I spoke with Kate Stapley about her BBC 6Music and BBC Introducing experience: “I made it onto Tom Robinson’s Introducing mixtape through Fresh On The Net but this was after BBC Introducing in the West played me as their best from the South West. I’d uploaded tracks, then they messaged my label Breakfast Records asking for the whole EP. I’d recommend Fresh on the Net, you have to already be uploaded onto BBC introducing and then people vote on their favourites.”

When appealing to a producer who is listening to new music all day you need to make sure you have sent your best work. It needs to grab them and make them want to listen. In addition they want to be able to talk about you on the radio. you need to have a visible presence, details of your next gigs, an interesting bio are all things that make talking about you on the radio as easy as possible.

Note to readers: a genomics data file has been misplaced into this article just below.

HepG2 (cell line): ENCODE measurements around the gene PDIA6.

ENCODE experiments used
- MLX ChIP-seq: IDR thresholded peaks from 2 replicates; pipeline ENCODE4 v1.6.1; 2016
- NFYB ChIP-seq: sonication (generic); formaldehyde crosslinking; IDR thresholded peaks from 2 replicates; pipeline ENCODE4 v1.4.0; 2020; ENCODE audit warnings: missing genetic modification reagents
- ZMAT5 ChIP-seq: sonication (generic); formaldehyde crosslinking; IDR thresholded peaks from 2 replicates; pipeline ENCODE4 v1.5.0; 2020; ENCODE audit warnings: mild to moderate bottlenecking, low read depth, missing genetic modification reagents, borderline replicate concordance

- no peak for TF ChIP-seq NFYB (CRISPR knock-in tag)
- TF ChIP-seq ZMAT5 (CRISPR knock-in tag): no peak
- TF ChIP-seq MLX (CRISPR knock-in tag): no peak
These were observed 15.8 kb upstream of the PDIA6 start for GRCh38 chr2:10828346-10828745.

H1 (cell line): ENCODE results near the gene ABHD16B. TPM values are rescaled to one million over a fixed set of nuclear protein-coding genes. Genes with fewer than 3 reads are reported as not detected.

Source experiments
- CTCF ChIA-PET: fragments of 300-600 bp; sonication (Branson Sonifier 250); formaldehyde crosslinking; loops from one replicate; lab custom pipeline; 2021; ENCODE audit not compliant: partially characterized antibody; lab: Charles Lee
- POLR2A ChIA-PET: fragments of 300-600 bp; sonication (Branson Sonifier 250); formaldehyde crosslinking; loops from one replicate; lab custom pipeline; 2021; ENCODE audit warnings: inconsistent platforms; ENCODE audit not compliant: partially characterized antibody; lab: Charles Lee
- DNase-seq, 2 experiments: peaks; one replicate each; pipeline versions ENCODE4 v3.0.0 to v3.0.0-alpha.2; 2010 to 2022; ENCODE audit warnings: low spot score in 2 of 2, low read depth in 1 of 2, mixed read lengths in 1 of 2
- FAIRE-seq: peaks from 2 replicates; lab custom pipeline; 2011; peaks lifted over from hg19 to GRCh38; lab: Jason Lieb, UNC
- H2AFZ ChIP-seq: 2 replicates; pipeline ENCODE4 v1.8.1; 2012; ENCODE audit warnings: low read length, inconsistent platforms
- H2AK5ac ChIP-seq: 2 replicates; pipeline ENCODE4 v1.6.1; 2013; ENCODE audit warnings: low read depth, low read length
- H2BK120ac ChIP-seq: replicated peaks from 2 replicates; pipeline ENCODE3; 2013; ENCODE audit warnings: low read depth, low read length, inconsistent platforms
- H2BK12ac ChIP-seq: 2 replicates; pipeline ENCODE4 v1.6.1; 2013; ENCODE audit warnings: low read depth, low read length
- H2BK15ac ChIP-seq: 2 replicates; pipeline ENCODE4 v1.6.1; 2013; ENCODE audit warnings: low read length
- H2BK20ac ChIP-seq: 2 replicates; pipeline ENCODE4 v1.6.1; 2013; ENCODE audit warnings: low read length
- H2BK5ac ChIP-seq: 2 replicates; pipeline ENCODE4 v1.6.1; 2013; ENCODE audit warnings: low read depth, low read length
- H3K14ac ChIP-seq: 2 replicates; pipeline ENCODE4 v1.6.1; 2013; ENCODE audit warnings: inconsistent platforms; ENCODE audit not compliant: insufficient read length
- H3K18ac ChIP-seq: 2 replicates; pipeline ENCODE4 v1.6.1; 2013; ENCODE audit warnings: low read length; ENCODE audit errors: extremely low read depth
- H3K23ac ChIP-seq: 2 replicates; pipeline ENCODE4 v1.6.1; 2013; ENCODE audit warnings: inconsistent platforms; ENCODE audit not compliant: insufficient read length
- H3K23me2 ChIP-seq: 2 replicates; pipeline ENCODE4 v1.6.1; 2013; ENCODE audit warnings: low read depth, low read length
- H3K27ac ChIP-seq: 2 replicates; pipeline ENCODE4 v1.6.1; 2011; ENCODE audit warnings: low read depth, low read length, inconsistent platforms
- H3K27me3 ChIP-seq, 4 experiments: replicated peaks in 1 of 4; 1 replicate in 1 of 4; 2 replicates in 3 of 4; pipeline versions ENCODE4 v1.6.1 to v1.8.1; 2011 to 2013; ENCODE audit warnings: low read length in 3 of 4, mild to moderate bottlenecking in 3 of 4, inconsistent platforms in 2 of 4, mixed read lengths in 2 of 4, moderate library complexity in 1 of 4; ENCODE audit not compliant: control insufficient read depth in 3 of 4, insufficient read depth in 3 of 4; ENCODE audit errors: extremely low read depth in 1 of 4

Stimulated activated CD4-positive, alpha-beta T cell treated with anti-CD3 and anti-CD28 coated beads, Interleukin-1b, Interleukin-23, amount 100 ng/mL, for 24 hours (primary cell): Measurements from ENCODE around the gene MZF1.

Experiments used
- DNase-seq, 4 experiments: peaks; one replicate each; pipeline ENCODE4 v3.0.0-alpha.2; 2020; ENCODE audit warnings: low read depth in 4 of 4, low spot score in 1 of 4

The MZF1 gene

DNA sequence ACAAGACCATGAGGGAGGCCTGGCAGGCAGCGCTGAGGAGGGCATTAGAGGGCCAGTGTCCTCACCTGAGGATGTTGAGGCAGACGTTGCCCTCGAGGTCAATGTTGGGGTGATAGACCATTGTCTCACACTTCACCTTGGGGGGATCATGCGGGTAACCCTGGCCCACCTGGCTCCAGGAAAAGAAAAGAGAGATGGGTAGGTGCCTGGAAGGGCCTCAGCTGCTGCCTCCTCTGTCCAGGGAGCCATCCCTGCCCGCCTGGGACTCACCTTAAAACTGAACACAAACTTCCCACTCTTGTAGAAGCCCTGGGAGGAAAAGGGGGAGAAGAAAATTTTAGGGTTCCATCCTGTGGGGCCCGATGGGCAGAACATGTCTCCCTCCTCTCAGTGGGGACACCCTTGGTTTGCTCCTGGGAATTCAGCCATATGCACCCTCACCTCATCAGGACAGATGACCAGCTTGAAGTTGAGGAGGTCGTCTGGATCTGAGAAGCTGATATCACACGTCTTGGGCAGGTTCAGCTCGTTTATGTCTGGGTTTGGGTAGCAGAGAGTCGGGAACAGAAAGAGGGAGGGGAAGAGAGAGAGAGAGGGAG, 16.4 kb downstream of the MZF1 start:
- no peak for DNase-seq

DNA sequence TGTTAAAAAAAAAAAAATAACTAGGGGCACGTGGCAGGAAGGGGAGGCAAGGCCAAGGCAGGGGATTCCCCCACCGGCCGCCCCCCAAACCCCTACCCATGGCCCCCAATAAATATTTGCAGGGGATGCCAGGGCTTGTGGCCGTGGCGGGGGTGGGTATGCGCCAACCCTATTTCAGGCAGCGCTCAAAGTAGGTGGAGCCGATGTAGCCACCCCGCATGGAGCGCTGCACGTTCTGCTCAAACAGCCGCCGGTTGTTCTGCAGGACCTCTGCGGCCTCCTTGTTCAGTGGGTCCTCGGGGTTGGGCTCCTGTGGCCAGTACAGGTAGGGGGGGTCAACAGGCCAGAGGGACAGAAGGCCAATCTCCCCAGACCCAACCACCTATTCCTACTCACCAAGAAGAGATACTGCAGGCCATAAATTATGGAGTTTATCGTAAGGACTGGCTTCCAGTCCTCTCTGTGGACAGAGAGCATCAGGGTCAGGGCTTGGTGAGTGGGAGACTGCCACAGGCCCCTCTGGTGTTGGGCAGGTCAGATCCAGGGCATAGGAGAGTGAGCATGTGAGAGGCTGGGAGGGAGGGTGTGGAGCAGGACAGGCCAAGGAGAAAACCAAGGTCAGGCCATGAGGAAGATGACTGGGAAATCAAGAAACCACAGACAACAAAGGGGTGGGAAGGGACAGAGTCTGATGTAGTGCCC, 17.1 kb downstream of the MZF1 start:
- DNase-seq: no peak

Have you applied yet? Seriously, this is probably the best and easiest way to get your music out there.

Time for professional help?

If you have done everything you can and are not able to make the next leap, then maybe it’s time for a little help. Some of these will be paid options that I would consider after success with the above options.

There are promotion agencies who have a list of contacts of blogs, record labels and other press. I have had really positive dealings with PlugginBaby and Shameless Promotion PR from a blog point of view. As a blog, if I see certain names pop up in my email, I know I’m generally going to get a good quality artist and it’s then up to me to decide if I like it or not.